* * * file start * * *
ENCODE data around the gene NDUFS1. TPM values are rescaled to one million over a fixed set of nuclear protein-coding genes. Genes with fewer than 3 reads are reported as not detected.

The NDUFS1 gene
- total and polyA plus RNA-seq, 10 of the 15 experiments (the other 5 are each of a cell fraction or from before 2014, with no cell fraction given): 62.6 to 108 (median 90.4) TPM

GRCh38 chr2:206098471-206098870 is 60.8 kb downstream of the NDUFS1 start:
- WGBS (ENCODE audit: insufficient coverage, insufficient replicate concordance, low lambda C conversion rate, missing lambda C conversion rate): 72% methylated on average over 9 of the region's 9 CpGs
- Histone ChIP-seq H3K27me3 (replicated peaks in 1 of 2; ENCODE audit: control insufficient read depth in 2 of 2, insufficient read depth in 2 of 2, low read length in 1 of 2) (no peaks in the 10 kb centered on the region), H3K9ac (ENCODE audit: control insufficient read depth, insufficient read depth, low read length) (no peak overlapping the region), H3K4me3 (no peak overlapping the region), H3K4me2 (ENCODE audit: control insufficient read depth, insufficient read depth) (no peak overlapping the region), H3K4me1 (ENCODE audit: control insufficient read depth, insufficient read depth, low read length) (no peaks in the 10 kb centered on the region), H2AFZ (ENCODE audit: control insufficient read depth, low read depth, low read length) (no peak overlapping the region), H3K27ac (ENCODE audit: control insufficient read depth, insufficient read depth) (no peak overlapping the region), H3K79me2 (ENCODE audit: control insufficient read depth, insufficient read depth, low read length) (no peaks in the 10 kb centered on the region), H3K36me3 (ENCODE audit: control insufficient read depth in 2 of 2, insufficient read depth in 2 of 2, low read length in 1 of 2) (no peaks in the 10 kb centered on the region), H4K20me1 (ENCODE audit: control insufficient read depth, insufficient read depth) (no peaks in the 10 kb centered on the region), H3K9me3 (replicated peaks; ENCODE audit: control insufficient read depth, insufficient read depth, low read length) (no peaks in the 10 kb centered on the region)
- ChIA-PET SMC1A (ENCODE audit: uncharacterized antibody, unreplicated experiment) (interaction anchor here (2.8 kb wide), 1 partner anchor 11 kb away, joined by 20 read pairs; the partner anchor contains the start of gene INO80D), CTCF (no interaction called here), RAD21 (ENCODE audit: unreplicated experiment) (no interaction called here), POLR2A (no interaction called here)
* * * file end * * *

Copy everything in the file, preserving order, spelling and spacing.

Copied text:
ENCODE data around the gene NDUFS1. TPM values are rescaled to one million over a fixed set of nuclear protein-coding genes. Genes with fewer than 3 reads are reported as not detected.

The NDUFS1 gene
- total and polyA plus RNA-seq, 10 of the 15 experiments (the other 5 are each of a cell fraction or from before 2014, with no cell fraction given): 62.6 to 108 (median 90.4) TPM

GRCh38 chr2:206098471-206098870 is 60.8 kb downstream of the NDUFS1 start:
- WGBS (ENCODE audit: insufficient coverage, insufficient replicate concordance, low lambda C conversion rate, missing lambda C conversion rate): 72% methylated on average over 9 of the region's 9 CpGs
- Histone ChIP-seq H3K27me3 (replicated peaks in 1 of 2; ENCODE audit: control insufficient read depth in 2 of 2, insufficient read depth in 2 of 2, low read length in 1 of 2) (no peaks in the 10 kb centered on the region), H3K9ac (ENCODE audit: control insufficient read depth, insufficient read depth, low read length) (no peak overlapping the region), H3K4me3 (no peak overlapping the region), H3K4me2 (ENCODE audit: control insufficient read depth, insufficient read depth) (no peak overlapping the region), H3K4me1 (ENCODE audit: control insufficient read depth, insufficient read depth, low read length) (no peaks in the 10 kb centered on the region), H2AFZ (ENCODE audit: control insufficient read depth, low read depth, low read length) (no peak overlapping the region), H3K27ac (ENCODE audit: control insufficient read depth, insufficient read depth) (no peak overlapping the region), H3K79me2 (ENCODE audit: control insufficient read depth, insufficient read depth, low read length) (no peaks in the 10 kb centered on the region), H3K36me3 (ENCODE audit: control insufficient read depth in 2 of 2, insufficient read depth in 2 of 2, low read length in 1 of 2) (no peaks in the 10 kb centered on the region), H4K20me1 (ENCODE audit: control insufficient read depth, insufficient read depth) (no peaks in the 10 kb centered on the region), H3K9me3 (replicated peaks; ENCODE audit: control insufficient read depth, insufficient read depth, low read length) (no peaks in the 10 kb centered on the region)
- ChIA-PET SMC1A (ENCODE audit: uncharacterized antibody, unreplicated experiment) (interaction anchor here (2.8 kb wide), 1 partner anchor 11 kb away, joined by 20 read pairs; the partner anchor contains the start of gene INO80D), CTCF (no interaction called here), RAD21 (ENCODE audit: unreplicated experiment) (no interaction called here), POLR2A (no interaction called here)